Salt is the universal seasoning—it makes flavors pop and go “Wow!” Salt brings out other tastes, even sweetness! All creatures like to eat salt—except, as we know in the Northwest, NOT slugs!
Salt is either mined from ancient, now dry, salt lake deposits or evaporated from sea water. There are many varieties. Refined table salt has additives to keep it flowing freely and iodine to ensure thyroid gland health in inland areas. Kosher salt is additive-free; and chefs appreciate its coarse-grained texture. Pickling salt contains no additives, which could cloud the pickle brine. Less refined, rock salt retains more minerals; it’s used in making ice-cream, baking potatoes, and nesting baked oysters in pans.
Hand-collected from coastal France, sel gris, also called grey or Celtic salt, is moist and unrefined; its pale color comes from the salt flats clay. During evaporation, a light film forms on top; this is fleur de sel, considered the “champagne” of salts.
‘Alaea is the traditional Hawaiian table salt; this sea salt gets its natural color from volcanic red clay. Danish smoked salt is flavored by the woods used when the evaporation is done over an open fire.
Looking for big flavor—but from natural products—today’s consumers want gourmet salts from both culinary and health standpoints. And SaltWorks™, Inc., based in the Seattle area, does all–natural very well. The company buys directly from the farmers who produce the salt and imports it without a middleman. Founded in 2002 by owner Mark Zoske, SaltWorks now sells over 10 million pounds of sea salt a year. The company’s Artisan Salt Co. retail brand offers more than 30 varieties of salt and is available in hundreds of high–end retailers across the country.Salt can headline a menu item, such as in Chinese Salt & Pepper Squid or Whole Snapper Baked in a Salt Crust. We love to sprinkle a little salt in salads before tossing; it’s a natural with hard-boiled eggs; and, heaven knows, we all love our salty snacks. We even enjoy it with our drinks—from a simple Salty Dog to the very popular Margarita.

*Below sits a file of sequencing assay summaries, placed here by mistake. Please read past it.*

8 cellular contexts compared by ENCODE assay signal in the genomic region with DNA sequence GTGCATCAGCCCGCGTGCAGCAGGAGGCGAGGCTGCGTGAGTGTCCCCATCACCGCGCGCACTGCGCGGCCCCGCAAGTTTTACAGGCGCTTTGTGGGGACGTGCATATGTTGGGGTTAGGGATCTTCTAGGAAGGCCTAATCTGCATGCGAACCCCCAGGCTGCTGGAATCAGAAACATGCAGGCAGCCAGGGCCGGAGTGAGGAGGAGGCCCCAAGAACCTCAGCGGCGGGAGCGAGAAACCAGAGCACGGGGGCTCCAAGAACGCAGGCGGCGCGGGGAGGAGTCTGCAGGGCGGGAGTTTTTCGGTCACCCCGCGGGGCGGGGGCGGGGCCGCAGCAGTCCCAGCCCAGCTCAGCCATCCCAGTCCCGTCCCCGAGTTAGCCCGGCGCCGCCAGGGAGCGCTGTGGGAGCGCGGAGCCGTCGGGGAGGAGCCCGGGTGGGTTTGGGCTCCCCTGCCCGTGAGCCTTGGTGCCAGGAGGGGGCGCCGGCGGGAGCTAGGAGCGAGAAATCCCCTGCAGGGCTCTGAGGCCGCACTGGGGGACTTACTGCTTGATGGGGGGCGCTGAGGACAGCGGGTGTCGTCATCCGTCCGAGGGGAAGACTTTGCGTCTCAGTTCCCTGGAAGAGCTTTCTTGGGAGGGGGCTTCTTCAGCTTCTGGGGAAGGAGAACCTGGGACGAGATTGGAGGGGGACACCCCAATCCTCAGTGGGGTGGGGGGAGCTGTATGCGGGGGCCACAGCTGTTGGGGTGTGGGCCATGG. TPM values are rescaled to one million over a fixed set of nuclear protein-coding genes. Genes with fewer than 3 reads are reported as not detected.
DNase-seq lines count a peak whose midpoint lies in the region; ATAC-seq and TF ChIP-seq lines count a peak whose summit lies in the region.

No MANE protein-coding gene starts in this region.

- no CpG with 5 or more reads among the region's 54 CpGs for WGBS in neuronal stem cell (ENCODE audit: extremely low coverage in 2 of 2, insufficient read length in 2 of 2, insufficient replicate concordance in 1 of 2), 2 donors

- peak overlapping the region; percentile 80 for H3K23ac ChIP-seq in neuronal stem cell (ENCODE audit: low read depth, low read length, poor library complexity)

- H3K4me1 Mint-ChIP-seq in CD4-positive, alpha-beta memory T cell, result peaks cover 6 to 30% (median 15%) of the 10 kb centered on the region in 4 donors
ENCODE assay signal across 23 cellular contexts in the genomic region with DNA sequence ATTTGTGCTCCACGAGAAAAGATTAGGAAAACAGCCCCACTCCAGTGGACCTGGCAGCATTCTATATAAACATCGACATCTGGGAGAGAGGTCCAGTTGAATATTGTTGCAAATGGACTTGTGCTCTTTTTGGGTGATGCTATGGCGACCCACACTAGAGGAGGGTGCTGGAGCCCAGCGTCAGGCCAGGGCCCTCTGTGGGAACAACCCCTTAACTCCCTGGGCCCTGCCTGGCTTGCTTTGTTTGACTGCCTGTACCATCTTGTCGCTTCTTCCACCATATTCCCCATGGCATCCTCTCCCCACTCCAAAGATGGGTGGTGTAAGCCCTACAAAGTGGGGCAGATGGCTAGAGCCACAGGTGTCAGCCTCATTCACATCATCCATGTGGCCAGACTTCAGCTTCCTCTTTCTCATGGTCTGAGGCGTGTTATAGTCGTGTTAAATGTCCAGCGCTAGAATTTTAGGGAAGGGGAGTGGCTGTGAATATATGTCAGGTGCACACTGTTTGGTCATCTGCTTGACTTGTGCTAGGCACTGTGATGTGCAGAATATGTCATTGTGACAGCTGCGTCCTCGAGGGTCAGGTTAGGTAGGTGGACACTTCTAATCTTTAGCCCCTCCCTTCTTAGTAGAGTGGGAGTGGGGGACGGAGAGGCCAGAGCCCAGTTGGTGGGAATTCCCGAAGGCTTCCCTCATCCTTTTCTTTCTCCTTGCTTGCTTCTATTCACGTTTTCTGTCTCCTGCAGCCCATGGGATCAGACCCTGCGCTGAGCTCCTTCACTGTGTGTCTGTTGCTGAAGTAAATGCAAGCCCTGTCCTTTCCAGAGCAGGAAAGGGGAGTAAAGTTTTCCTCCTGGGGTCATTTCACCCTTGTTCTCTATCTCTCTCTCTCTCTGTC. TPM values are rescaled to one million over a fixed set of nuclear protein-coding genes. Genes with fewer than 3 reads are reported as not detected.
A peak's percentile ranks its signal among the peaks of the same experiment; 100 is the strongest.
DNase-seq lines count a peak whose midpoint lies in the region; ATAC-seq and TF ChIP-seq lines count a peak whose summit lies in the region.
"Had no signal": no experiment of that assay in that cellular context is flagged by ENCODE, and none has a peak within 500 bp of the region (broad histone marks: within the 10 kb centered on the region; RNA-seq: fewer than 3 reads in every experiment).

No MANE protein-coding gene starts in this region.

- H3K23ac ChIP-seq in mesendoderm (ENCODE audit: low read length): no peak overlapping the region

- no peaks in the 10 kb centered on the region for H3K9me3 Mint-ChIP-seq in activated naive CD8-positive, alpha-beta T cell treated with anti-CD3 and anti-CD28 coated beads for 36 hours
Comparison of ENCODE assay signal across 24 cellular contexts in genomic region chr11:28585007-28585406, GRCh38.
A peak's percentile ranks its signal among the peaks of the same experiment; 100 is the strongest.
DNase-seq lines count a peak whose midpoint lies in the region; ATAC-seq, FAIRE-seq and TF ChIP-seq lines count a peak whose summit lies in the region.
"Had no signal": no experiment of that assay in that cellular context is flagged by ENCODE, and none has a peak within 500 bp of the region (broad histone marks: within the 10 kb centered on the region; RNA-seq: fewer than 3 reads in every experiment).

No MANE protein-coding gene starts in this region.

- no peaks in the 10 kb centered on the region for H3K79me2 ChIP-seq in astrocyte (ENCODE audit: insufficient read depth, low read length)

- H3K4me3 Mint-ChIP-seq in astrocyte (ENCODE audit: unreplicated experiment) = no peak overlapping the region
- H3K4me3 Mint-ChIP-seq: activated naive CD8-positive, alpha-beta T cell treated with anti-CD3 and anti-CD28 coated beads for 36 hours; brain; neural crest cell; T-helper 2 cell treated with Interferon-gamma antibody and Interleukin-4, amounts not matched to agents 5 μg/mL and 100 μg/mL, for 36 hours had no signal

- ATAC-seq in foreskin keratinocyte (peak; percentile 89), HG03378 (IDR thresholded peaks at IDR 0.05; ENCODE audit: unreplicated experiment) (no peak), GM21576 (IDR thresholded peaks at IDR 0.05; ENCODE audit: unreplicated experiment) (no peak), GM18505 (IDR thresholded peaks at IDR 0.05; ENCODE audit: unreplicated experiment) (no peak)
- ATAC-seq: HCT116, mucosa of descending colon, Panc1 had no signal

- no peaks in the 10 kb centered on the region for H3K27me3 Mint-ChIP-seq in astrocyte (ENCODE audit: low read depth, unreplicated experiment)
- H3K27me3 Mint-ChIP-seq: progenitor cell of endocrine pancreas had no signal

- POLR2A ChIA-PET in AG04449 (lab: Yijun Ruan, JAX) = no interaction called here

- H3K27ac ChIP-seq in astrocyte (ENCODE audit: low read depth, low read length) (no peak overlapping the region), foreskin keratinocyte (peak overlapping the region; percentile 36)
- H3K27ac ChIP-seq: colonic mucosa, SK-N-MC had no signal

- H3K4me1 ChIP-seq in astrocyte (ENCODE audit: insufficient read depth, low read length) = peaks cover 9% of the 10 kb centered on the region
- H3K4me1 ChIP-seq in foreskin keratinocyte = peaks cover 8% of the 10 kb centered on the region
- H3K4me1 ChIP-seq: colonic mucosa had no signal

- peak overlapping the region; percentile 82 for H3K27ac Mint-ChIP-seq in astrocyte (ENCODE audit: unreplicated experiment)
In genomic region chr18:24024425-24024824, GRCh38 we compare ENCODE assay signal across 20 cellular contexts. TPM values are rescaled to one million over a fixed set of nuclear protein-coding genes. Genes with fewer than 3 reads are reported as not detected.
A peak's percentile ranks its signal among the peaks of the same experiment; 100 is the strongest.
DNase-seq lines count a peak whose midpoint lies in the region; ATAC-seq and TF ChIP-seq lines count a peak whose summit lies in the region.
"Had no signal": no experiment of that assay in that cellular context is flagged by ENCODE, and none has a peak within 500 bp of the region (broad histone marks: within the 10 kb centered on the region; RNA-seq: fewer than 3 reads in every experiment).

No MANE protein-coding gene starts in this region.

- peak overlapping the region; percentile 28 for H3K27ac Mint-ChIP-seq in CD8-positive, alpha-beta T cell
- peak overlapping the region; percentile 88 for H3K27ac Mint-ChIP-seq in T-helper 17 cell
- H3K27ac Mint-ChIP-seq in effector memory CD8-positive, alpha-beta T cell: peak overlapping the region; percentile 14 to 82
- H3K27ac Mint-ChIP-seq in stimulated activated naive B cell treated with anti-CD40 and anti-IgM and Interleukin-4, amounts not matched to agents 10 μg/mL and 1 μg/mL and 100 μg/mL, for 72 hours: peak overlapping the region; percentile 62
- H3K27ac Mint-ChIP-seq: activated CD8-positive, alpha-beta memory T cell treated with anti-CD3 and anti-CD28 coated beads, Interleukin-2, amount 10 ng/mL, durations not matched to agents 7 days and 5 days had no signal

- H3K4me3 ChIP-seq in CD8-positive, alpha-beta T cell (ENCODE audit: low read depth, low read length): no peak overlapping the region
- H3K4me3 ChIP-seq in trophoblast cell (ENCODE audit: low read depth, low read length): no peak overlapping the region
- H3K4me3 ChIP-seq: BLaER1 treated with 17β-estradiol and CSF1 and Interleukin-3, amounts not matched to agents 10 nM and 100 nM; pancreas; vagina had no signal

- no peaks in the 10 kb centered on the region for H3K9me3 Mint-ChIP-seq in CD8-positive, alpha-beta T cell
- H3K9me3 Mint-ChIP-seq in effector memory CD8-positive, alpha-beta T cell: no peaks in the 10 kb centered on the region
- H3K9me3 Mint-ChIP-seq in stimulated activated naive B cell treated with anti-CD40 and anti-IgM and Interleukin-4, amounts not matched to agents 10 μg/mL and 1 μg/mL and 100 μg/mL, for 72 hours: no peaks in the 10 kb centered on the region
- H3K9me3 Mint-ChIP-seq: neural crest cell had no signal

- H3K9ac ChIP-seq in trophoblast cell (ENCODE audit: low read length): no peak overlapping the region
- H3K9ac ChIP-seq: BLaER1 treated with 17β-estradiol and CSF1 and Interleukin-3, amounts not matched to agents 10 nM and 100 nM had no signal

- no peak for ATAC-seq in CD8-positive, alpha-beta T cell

Brining has become very trendy for flavoring food and keeping meats moist. My recipe for Pacific Rim Style Brine for Salmon for the Grill is an easy way to try out brining—once the sun comes out—perhaps for your first cookout of the season.
Pacific Rim Style Brine for Salmon for the Grill
Makes about 1 quart of brine
3 tablespoons kosher salt
1/2 cup, packed, light brown sugar
4 cups water
1/2 cup soy sauce
2 tablespoons finely minced fresh garlic
2 tablespoons finely minced fresh ginger
To prepare the brine: Add salt and brown sugar to water and mix until dissolved. Stir in remaining ingredients. Refrigerate unused brine for up to 10 days.
To brine and cook fish: Place salmon in brine, enough to totally cover fish. If needed to keep it submerged, weight down salmon by placing a plate or plastic bag filled with water on top of fish. Marinate fish in brine, refrigerated, for 3 to 4 hours only; DO NOT OVER-BRINE FISH! Remove fish from brine and lightly rinse off with cold water. Throw away used brine immediately!
Refrigerate fish, covered, till ready to cook. Grill the fish in your usual way, but do not salt the fish. Taste after cooking to see if salt is needed—it probably won’t be.
Chef’s Note: This brine is also great for brining chicken breasts, scallops or pork chops.
Copyright ©2009 by Kathy Casey Food Studios®